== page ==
Dominic Conti, Austin Tichenor, and Reed Martin, the Reduced Shakespeare Company, performed in Markel Auditorium last night. Anders Kiledal | Collegian
Dominic Conti, Austin Tichenor, and Reed Martin, the Reduced Shake­speare Company, per­formed in Markel Audi­torium last night. Anders Kiledal | Collegian

Last night, The Reduced Shake­speare Company per­formed “The Com­plete History of America (abridged): Special Election Edition” for Hillsdale’s campus. The Col­legian sat down with Reed Martin, per­former, writer, and man­aging partner of the Reduced Shake­speare Company. The group, which also includes man­aging partner Austin Tichenor and per­former Dominic Conti, has per­formed in the White House and London’s West End, and the Kennedy Center, and has made TV appear­ances on PBS and BBC.

Your plays appear to be very off-the-cuff — is there a lot of impro­vi­sation, or is it mostly scripted?

We want it to look like we’re flying by the seat of our pants. The whole thing is scripted. That being said, we do design certain parts of the show with room for impro­vi­sation. In the show, in the second act, we take actual ques­tions from actual audience members, so that’s impro­vised. But in most of our shows, there are a number of things that go wrong, but they’re planned to go wrong. We hope the audience really thinks they’re going wrong. 

When you’re writing and pro­ducing plays, do you ever find it stressful trying to be funny?

I guess the stressful part is that it’s how we make a living. I think Austin and I both come from funny fam­ilies, so being funny is fun — but you’re not doing it for fun, you’re doing it for a living. That part is stressful. I was newly married when we wrote “The History of America.” I read the script to my wife, and she didn’t laugh once. She would nod, and then she would shake her head, and then she’d nod, and then she’d shake her head. When we got to the end I said, “You didn’t laugh once,” and she said, “Well, it felt like I was lis­tening to the mortgage.” So the nod meant, “Yes, that’s funny,” and shaking the head, “Nah, I don’t know.”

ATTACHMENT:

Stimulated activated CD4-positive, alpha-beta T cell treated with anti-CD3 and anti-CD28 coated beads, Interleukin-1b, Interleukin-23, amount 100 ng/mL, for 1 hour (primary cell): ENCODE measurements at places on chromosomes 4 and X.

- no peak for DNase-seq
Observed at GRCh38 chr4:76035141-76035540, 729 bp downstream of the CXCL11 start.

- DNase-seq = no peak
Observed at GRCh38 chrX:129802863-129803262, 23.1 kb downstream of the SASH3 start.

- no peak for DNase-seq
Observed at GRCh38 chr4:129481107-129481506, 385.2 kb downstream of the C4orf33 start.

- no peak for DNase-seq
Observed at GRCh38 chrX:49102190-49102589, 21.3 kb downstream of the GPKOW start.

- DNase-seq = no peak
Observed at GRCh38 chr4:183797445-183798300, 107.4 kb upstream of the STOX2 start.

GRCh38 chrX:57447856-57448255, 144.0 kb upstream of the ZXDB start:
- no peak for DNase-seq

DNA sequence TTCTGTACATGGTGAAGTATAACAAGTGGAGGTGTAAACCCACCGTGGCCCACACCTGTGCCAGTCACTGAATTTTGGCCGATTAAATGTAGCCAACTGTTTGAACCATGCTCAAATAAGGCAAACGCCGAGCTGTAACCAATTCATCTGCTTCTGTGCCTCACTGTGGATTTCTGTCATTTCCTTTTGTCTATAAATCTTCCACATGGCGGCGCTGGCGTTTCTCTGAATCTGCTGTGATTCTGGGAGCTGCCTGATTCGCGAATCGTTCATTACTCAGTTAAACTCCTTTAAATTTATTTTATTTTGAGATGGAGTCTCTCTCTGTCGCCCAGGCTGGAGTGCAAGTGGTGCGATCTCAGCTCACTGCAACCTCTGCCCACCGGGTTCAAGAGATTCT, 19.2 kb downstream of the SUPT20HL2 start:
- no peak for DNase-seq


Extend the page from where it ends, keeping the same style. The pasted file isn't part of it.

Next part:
If Shake­speare saw your abridged version of his com­plete works, what do you think he’d say?

We think he would approve. He was a popular enter­tainer in his day — over the years he’s sort of evolved into high culture — but when he did his shows, everybody from the high to the low would come and see his show, and love it. The audience was right there in front of the actors, and the actors would acknowledge that, and Shake­speare wrote stuff where they would interact, so the fact that we’re inter­acting with the audience…I think he would take us out for a drink afterward. We actually perform in England a lot, so we went to visit Stratford-upon-Avon. We went to visit his grave, and we put our ear to the ground and did not hear any seismic activity, so we’re pretty sure he was not rolling over in his grave.

Do you have any authors or play­wrights or come­dians that you draw inspi­ration from?

Yes, too many to list, but I’ll rattle off a few: Monty Python, Sat­urday Night Live, Second City, classic “Looney Toons” car­toons, the Marx Brothers, Laurel and Hardy, Charlie Chaplin, Buster Keaton, a lot of the standups from when Austin and I were kids — the Smothers Brothers, George Carlin, Cheech and Chong.

How did you come to be a  part of the Reduced Shake­speare Company?

I was ready to leave the circus, and Daniel Singer, the founder, had gotten an offer to go be an artist for Disney, for their theme parks. So Jess, one of our co-founders, said, “I know a guy who studied serious Shake­speare in graduate school and has also studied clowning,” and it seemed like the perfect com­bi­nation. He called me, and that’s how I got started in 1989. It barely became a full-time job a year later. So I guess like a lot of good things, it was done for the love of it for about 10 years.

Would you con­sider yourself an avid Shake­speare fan?

Yeah. I love Shake­speare. One of my goals is to be in or see live the whole Shake­spearean canon. I’m about two-thirds of the way through. So yes.